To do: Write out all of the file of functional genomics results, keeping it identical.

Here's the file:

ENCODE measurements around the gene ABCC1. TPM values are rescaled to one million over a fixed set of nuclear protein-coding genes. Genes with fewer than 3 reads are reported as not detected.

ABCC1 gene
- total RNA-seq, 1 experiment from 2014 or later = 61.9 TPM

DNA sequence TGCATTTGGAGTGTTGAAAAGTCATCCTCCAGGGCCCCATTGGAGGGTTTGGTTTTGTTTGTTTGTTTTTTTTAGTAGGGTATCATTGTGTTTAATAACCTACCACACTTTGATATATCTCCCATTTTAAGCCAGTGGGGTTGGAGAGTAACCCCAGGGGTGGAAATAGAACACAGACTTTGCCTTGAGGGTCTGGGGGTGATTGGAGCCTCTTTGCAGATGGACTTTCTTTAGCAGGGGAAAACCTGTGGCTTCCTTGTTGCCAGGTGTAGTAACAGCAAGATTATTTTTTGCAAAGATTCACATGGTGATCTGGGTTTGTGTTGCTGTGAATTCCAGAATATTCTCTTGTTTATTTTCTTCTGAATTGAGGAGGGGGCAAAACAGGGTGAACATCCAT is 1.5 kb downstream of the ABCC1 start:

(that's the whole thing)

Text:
ENCODE measurements around the gene ABCC1. TPM values are rescaled to one million over a fixed set of nuclear protein-coding genes. Genes with fewer than 3 reads are reported as not detected.

ABCC1 gene
- total RNA-seq, 1 experiment from 2014 or later = 61.9 TPM

DNA sequence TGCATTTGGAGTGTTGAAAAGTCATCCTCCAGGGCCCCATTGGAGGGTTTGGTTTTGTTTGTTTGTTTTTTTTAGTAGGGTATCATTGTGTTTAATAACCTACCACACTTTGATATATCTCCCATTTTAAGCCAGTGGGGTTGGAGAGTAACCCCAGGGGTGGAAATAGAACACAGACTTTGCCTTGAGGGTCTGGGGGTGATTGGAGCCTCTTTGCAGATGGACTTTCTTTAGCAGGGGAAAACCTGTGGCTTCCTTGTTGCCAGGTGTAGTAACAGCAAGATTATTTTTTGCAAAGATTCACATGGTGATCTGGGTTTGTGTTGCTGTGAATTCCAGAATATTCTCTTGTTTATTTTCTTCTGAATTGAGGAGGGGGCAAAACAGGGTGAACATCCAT is 1.5 kb downstream of the ABCC1 start: